Khun Pote informed the President that he, Pote, had met PRC Vice Foreign Minister Ch’iao Kuan-hua in New York the preceding day. Ch’iao had not made an issue out of the U.S. use of air bases in Thailand in connection with the war in Indochina. Although he had referred to them, he had taken the line that the U.S. presence would inevitably be removed from Thailand following the completion of the war. According to Khun Pote, he had made it very plain to Ch’iao that this was a matter which would be worked out between the Thai and the Americans, and concerned them alone. The President said that this position was exactly right. It was up to the U.S. and Thailand to determine what kind of U.S. presence, if any, would remain there after the fighting ended. Thailand would make its decision on the basis of its own interests, as it had in the case of the air bases used by the U.S. The President referred in this connection to Senator McGovern’s position on U.S. forces in Thailand, in which only U.S. interests were considered.

Khun Pote said that the Thai were interested in following up the current more friendly attitude of the PRC toward Thailand, and he had sent his own assistant along with the Thai ping pong team to China to talk to senior PRC officials. However, while the assistant had been well received, Thailand would be very cautious in its dealings with the PRC.

Khun Pote noted that the Chinese antipathy toward the Soviet Union had figured in his conversation with Ch’iao Kuan-hua to a considerable extent. The President described the tenor of his own talks with the Chinese on the subject of the Soviets, and attributed the Chinese willingness to deal with the U.S. in large part to fear of the USSR— it was a matter of survival. As a consequence, the Chinese had not [Page 389]made a great issue out of Taiwan in their conversations with us, nor of the U.S. presence in Thailand. The President then proceeded to describe the strategic factors which in his opinion influenced the Chinese in their attitudes toward the USSR, India, and the United States. The Chinese did not want us to pull out of Asia at his time, and we were not going to do so.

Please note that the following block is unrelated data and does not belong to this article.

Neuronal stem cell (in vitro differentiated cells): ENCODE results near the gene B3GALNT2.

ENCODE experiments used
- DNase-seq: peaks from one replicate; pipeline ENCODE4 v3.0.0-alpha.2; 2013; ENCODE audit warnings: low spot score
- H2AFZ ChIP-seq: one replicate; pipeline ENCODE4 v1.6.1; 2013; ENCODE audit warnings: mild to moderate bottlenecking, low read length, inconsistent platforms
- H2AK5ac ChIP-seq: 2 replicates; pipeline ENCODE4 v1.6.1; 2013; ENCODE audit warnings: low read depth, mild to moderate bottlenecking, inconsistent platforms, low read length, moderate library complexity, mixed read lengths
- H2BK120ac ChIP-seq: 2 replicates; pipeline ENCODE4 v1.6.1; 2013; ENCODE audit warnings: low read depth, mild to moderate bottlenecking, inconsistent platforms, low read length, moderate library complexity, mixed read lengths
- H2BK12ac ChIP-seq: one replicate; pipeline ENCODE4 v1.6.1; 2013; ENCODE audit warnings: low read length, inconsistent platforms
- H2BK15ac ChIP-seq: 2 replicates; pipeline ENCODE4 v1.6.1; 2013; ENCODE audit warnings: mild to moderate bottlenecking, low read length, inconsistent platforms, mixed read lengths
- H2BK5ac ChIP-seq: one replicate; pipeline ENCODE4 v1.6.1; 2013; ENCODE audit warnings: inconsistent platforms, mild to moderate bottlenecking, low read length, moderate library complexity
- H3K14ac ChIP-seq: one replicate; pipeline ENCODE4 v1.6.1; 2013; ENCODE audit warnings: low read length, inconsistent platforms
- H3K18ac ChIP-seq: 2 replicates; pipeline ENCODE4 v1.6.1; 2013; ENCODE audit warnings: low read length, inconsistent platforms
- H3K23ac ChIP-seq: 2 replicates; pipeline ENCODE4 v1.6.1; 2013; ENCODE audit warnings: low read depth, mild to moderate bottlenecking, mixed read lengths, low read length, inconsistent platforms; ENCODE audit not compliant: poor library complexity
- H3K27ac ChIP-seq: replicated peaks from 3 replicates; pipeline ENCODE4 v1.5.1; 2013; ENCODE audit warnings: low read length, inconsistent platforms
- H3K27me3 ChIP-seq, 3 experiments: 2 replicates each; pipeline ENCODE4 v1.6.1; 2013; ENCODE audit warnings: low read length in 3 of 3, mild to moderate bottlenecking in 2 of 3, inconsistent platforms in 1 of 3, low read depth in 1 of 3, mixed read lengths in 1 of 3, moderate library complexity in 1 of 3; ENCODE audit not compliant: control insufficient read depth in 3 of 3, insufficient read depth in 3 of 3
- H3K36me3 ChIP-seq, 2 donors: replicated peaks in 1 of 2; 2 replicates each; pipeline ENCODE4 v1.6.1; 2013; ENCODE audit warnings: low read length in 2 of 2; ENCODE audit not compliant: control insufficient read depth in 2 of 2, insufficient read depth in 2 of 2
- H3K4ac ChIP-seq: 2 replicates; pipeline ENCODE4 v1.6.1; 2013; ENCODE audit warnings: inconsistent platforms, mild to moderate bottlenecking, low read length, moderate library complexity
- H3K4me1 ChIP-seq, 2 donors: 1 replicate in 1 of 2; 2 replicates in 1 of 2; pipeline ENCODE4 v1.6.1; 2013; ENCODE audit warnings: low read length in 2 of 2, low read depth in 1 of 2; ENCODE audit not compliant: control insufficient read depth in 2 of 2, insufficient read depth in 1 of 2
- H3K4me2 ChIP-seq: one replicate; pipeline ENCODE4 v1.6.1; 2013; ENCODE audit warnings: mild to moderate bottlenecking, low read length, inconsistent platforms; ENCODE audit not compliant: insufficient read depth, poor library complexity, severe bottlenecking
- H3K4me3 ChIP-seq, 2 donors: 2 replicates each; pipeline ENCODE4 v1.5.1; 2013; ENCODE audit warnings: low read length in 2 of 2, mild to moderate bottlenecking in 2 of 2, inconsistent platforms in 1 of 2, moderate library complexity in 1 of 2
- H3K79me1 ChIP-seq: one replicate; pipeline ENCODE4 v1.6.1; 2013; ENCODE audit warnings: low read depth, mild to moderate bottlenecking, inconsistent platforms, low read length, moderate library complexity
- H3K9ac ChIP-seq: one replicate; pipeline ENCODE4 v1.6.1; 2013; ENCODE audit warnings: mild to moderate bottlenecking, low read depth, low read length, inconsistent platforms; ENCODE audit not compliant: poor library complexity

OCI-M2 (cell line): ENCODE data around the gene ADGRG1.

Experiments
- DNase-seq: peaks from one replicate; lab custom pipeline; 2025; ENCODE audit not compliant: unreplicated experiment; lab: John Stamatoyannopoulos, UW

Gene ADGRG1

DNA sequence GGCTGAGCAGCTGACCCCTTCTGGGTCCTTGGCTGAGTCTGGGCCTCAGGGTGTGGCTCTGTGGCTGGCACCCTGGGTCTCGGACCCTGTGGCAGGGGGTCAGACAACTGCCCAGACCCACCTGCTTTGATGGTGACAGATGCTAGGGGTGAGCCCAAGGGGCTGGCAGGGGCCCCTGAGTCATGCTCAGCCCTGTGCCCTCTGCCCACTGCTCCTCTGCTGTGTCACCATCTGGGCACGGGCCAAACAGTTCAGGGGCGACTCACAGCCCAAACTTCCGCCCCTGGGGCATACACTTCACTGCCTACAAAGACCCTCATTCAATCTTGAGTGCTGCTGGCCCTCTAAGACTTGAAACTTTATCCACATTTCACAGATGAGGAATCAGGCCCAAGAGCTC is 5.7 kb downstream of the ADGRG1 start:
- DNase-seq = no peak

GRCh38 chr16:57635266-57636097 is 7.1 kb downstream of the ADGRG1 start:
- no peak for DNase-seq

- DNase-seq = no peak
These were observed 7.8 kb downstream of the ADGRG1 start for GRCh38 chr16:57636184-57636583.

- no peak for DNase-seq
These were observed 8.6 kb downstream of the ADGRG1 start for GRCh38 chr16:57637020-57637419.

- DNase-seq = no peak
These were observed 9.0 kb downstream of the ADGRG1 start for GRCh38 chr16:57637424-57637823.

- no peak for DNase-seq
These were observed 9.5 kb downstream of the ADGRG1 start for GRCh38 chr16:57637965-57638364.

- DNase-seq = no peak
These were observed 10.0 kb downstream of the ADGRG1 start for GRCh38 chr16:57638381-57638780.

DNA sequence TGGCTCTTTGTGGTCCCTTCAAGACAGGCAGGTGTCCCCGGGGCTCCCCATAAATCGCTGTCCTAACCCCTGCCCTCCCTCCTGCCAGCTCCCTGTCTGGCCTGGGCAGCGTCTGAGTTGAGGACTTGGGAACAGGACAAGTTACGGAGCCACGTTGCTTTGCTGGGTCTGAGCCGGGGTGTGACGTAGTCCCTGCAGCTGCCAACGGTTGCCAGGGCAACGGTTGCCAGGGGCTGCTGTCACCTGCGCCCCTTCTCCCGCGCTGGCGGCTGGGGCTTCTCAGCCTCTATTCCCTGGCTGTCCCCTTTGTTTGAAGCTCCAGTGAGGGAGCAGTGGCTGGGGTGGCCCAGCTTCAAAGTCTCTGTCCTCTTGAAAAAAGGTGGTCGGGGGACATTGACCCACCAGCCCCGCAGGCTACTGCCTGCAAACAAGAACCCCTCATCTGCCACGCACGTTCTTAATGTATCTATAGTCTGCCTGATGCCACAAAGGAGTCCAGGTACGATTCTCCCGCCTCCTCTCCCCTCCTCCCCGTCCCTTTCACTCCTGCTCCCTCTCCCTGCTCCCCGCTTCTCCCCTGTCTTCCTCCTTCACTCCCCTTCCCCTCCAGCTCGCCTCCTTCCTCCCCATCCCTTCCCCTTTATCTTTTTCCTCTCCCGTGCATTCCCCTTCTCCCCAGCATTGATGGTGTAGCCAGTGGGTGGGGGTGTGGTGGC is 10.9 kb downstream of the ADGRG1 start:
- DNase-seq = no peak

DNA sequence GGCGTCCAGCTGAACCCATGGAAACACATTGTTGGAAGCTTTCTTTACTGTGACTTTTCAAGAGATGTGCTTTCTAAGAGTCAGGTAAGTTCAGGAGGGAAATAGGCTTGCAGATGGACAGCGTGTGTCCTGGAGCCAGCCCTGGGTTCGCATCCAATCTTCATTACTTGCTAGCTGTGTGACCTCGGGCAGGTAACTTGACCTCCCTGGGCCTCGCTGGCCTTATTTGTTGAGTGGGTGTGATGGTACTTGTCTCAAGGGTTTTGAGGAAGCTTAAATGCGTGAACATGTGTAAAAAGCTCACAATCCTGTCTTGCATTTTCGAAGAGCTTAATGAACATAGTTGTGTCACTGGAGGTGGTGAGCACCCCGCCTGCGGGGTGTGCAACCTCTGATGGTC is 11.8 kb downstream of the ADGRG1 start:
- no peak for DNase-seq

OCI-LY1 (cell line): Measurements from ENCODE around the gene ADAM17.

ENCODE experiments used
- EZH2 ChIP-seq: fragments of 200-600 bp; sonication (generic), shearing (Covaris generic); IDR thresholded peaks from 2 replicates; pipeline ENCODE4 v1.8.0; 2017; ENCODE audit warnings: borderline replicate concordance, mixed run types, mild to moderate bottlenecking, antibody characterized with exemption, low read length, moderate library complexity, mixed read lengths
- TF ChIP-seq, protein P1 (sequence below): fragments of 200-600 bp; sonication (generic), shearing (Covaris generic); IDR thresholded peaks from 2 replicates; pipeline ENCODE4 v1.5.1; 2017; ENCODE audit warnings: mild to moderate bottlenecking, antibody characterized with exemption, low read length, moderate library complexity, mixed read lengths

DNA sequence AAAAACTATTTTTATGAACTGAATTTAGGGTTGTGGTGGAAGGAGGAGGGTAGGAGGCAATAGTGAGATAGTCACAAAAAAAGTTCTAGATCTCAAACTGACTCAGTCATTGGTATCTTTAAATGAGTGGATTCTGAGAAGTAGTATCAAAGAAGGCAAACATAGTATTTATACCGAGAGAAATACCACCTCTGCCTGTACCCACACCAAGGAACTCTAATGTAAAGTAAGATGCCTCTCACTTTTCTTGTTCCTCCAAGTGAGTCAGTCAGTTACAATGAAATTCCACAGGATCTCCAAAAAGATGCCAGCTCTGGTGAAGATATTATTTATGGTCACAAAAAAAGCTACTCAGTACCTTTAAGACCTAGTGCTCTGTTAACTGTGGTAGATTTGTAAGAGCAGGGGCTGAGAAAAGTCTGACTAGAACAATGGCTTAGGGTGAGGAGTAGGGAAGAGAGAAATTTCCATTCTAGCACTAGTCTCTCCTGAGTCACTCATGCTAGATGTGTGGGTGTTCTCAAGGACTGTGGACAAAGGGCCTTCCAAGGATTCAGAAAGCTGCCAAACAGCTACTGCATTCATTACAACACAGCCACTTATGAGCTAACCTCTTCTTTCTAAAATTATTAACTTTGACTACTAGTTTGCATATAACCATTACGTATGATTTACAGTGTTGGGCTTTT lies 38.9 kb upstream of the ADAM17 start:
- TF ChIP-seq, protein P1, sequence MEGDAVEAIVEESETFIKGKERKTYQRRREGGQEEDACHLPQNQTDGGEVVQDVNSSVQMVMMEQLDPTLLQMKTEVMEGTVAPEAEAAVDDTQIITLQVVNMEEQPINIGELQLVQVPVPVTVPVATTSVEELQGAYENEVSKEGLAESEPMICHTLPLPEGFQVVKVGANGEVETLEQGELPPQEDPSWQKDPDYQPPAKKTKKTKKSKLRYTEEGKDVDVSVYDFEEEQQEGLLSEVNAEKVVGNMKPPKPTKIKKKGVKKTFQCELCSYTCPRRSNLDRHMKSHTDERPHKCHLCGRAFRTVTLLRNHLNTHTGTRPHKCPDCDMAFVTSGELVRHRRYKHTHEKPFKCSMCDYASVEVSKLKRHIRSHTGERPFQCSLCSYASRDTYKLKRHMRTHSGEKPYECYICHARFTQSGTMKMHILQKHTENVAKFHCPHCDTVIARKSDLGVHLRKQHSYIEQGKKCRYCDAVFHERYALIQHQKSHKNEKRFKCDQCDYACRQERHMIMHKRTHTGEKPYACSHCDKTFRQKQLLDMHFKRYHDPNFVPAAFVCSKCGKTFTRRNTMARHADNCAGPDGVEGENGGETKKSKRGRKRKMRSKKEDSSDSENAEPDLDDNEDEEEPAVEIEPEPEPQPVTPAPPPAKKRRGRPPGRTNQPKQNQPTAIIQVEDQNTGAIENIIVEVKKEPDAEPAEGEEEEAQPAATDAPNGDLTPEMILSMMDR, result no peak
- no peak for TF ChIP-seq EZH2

Khun Pote stated that he was very glad to hear the President say the U.S. was not going to pull out, because there were many people who felt that the U.S. was going to withdraw. The President then stressed that the Nixon Doctrine was not a means for getting us out of Asia but rather a means for enabling us to stay on. He was confident that with continued U.S. support, which we were going to provide (but which Senator McGovern wants us to remove) the free nations of Asia would be able to hold their own against Communism. The President declared he was optimistic that the free nations would do better than the Communist nations of Asia.

  1. Source: National Archives, Nixon Presidential Materials, White House Special Files, President’s Office Files, Box 3, Memoranda for the President, Beginning October 1, 1972. Secret; Sensitive. Drafted by Holdridge.
  2. In an October 10 memorandum to Kissinger, Holdridge noted “the President’s assurance to Pote that such consultations would be provided,” and stated that “I have requested the Thai Ambassador to treat this conversation as a very sensitive matter and to deal with the White House directly rather than going through State for any follow-up.” He also requested that Kissinger approve the memorandum of conversation for the President’s file “with no further distribution,” which Kissinger did. (Ibid.)